I worship in a church located in a large, open field—a rare commodity on the island of Singapore (we’re just twenty-five miles long and fifteen miles wide). Some time back, people from abroad who work in my country started gathering on the church property for a picnic every Sunday.
This evoked a range of responses from fellow churchgoers. Some fretted about the mess the visitors would leave behind. But others saw this as a divine opportunity to extend hospitality to a wonderful group of strangers —without even leaving the church grounds!
The Israelites must have faced similar issues in their time. After they settled in their new land, they had to grapple with how to relate to other peoples. But God expressly commanded them to treat foreigners like their own kind, and to love them as themselves (Leviticus 19:34). Many of His laws made special mention of foreigners: they were not to be mistreated or oppressed, and they were to be loved and helped (Exodus 23:9; Deuteronomy 10:19). Centuries later, Jesus would command us to do the same: to love our neighbor as ourselves (Mark 12:31).
May we have God’s heart to love others as ourselves, remembering that we too are sojourners on this earth. Yet we have been loved as God’s people, treated as His own.
The familiar bing of an arriving email caught my attention while I wrote at my computer. Usually I try to resist the temptation to check every email but the subject line was too enticing: “You are a blessing.”
Eagerly, I opened it to discover a faraway friend telling me she was praying for my family. Each week, she displays one Christmas card photo in her kitchen table “Blessing Bowl” and prays for that family. She wrote, “I thank God every time I remember you” (Philippians 1:3) and then highlighted our efforts to share God’s love with others—our “partnership” in the gospel.
Through my friend’s intentional gesture, the apostle Paul’s words to the Philippians came trickling into my inbox, creating the same joy in my heart I suspect readers received from his first-century thank-you note. It seems Paul made it a habit to speak his gratitude to those who worked alongside him. A similar phrase opens many of his letters: “I thank my God through Jesus Christ for all of you, because your faith is being reported all over the world” (Romans 1:8).
In the first century, Paul blessed his co-laborers with a thank-you note of prayerfulness. In the twenty-first century, my friend used a Blessing Bowl to bring joy into my day. How might we thank those who serve the mission of God with us today?
Growing up during the 1950s, I never questioned racism and the segregation practices that permeated daily life in the city where we lived. In schools, restaurants, public transportation, and neighborhoods, people with different shades of skin color were separated.
My attitude changed in 1968 when I entered US Army Basic Training. Our company included young men from many different cultural groups. We soon learned that we needed to understand and accept each other, work together, and accomplish our mission.
When Paul wrote to the first-century church at Colossae, he was well aware of the diversity of its members. He reminded them, “Here there is no Gentile or Jew, circumcised or uncircumcised, barbarian, Scythian, slave or free, but Christ is all, and in all” (Colossians 3:11). In a group where surface as well as deeper differences could easily divide people, Paul urged them to “clothe [themselves] with compassion, kindness, humility, gentleness and patience” (v. 12). And over all these virtues, he told them to put on love “which binds them all together in perfect unity” (v. 14).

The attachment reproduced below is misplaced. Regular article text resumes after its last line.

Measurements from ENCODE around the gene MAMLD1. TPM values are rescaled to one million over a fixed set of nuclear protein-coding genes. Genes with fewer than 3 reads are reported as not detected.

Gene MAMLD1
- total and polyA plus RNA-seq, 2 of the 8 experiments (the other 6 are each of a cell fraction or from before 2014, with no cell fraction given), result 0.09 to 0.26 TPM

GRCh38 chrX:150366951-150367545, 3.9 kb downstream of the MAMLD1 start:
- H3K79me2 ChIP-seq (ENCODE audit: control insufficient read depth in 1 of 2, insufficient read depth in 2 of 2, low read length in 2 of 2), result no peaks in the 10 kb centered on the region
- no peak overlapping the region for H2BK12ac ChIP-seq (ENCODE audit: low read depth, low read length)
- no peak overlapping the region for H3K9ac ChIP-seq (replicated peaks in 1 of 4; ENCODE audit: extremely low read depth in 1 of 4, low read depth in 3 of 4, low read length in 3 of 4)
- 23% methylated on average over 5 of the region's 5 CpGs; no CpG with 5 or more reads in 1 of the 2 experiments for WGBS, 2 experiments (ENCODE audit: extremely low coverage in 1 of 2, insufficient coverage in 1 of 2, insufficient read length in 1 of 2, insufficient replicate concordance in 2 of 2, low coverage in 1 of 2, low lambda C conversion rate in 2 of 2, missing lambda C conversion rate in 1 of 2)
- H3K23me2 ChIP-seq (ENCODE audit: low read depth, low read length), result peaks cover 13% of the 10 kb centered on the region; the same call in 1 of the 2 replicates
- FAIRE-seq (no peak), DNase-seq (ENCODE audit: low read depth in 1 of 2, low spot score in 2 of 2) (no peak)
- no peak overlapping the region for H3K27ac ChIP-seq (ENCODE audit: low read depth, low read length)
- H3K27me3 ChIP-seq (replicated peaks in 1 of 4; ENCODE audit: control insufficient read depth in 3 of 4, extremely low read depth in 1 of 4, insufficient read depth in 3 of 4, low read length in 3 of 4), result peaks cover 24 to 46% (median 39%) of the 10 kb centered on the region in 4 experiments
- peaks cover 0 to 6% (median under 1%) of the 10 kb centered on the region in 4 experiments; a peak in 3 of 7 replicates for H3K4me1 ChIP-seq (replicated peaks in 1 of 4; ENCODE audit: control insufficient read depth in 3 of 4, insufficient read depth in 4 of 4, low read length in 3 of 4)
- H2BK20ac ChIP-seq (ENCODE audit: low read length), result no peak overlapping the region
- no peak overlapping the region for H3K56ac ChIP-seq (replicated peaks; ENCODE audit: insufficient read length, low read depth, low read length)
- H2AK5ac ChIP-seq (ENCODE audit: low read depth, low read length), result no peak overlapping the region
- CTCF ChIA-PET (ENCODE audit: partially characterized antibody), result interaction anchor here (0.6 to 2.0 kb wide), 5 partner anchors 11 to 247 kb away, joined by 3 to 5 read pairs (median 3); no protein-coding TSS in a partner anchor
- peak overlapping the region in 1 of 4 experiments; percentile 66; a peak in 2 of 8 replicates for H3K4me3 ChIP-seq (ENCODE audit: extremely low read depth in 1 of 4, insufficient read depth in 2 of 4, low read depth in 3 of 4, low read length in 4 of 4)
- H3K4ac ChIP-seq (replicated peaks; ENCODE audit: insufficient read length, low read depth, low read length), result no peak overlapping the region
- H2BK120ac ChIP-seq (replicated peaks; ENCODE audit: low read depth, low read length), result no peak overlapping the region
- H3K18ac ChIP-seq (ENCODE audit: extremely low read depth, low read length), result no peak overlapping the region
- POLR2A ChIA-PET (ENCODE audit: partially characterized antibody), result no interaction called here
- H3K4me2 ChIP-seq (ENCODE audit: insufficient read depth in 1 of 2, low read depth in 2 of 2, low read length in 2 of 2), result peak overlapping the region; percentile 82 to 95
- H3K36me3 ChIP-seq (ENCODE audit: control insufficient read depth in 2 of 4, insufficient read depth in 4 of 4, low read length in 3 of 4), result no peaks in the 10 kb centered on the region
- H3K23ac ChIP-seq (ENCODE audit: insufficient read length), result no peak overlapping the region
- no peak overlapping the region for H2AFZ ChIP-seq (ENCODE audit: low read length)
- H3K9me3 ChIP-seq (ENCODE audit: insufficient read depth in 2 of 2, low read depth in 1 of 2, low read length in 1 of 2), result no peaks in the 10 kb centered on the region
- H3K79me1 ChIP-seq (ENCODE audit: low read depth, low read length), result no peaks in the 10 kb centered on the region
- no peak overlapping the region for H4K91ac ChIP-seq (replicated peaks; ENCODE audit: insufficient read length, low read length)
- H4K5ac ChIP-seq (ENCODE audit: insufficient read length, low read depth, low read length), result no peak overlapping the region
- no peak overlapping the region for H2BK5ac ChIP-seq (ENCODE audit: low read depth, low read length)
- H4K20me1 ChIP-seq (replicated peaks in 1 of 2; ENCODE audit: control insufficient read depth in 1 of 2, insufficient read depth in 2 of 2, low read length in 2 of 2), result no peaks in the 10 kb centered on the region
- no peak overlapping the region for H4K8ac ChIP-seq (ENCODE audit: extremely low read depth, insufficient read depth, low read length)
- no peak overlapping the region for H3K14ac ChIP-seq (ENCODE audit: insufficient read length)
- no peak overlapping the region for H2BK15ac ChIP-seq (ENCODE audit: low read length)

Putting these principles into practice may often be a work in progress, but that is what Jesus calls us to. What we as believers hold in common is our love for Him. On that basis, we pursue understanding, peace, and unity as members of the body of Christ.
Amid all our wonderful diversity, we pursue an even greater unity in Christ.
As I stepped into the music-filled sanctuary, I looked around at the crowd that had gathered for a New Year’s Eve party. Joy lifted my heart with hope, as I recalled the prayers of the previous year. Our congregation had collectively grieved over wayward children, deaths of loved ones, job losses, and broken relationships. But we’d also experienced God’s grace as we recalled changed hearts and healed personal connections. We’d celebrated victories, weddings, graduations, and baptisms into God’s family. We’d welcomed children born, adopted, or dedicated to the Lord, and more−so much more.
Reflecting over the history of trials our church family faced, much like Jeremiah remembered his “affliction” and his “wandering” (Lam. 3:19), I believed that “because of the Lord’s great love we are not consumed, for his compassions never fail” (v. 22). As the prophet reassured himself of God’s past faithfulness, his words comforted me: “The
That night, each person in our congregation represented a tangible expression of God’s life-transforming love. Whatever we’d face in the years to come, as members of the interdependent body of Christ, we could rely on the Lord. And as we continue to seek Him and support one another, we can, as did Jeremiah, find our hope being ratified by faith-building memories of God’s unchanging character and dependability.
When Denise met a hurting young woman in her church, her heart went out to her and she decided to see if she could help. Every week she spent time counseling her and praying with her. Denise became her mentor. However, some church leaders didn’t notice Denise’s efforts and decided to assign a church staff member to mentor the woman. No one, they commented, seemed to be taking care of her.
While she was not expecting any credit, Denise couldn’t help but feel a little discouraged. “It’s as if I wasn’t doing anything all,” she told me.